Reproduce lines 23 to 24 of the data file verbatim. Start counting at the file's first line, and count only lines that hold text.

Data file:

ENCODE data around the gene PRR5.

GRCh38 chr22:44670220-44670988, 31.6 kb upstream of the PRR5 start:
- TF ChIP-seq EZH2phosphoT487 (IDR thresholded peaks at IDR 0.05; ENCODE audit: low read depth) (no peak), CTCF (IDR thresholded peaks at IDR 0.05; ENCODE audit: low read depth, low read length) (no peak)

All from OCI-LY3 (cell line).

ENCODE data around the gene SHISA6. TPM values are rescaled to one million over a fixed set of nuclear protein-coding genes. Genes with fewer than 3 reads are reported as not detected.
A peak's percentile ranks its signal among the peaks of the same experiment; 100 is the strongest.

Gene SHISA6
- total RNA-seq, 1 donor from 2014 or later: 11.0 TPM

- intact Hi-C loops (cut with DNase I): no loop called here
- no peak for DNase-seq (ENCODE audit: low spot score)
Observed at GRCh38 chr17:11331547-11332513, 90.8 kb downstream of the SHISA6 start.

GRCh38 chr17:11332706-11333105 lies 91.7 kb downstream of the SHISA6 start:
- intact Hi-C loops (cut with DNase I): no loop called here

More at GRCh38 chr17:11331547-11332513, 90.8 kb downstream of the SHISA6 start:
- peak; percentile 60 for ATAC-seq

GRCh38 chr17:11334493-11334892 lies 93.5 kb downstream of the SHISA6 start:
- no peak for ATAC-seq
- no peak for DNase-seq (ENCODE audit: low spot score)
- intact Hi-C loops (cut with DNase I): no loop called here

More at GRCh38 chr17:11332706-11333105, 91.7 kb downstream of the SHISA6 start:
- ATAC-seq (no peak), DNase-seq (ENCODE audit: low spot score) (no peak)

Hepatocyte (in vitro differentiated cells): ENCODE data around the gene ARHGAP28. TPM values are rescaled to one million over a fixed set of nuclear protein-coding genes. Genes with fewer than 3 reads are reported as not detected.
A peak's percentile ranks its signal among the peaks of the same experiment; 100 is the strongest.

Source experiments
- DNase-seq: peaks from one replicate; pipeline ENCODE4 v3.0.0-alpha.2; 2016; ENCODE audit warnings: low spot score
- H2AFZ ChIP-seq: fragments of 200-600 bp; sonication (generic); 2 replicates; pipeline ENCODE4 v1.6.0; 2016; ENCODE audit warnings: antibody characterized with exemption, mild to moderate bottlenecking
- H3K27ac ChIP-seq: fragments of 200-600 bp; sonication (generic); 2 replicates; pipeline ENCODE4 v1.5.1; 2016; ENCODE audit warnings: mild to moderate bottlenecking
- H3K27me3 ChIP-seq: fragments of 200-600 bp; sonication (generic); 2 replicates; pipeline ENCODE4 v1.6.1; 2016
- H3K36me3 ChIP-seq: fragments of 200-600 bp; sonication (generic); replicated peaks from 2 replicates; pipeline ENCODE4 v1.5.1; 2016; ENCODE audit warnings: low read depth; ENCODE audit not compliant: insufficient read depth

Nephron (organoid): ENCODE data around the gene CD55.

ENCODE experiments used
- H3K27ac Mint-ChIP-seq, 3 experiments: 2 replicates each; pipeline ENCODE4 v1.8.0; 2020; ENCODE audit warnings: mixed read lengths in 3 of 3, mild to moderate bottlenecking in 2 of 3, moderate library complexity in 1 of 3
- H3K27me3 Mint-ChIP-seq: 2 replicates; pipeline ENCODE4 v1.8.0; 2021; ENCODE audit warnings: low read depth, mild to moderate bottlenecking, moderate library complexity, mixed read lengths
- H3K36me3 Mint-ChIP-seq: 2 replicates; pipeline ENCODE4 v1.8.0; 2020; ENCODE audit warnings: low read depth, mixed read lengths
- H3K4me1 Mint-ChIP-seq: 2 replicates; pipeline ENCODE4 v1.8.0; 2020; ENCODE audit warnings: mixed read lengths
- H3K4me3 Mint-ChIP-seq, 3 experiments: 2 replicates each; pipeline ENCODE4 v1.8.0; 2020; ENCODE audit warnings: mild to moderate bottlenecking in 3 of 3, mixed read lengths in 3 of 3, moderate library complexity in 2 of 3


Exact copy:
A peak's percentile ranks its signal among the peaks of the same experiment; 100 is the strongest.

Source experiments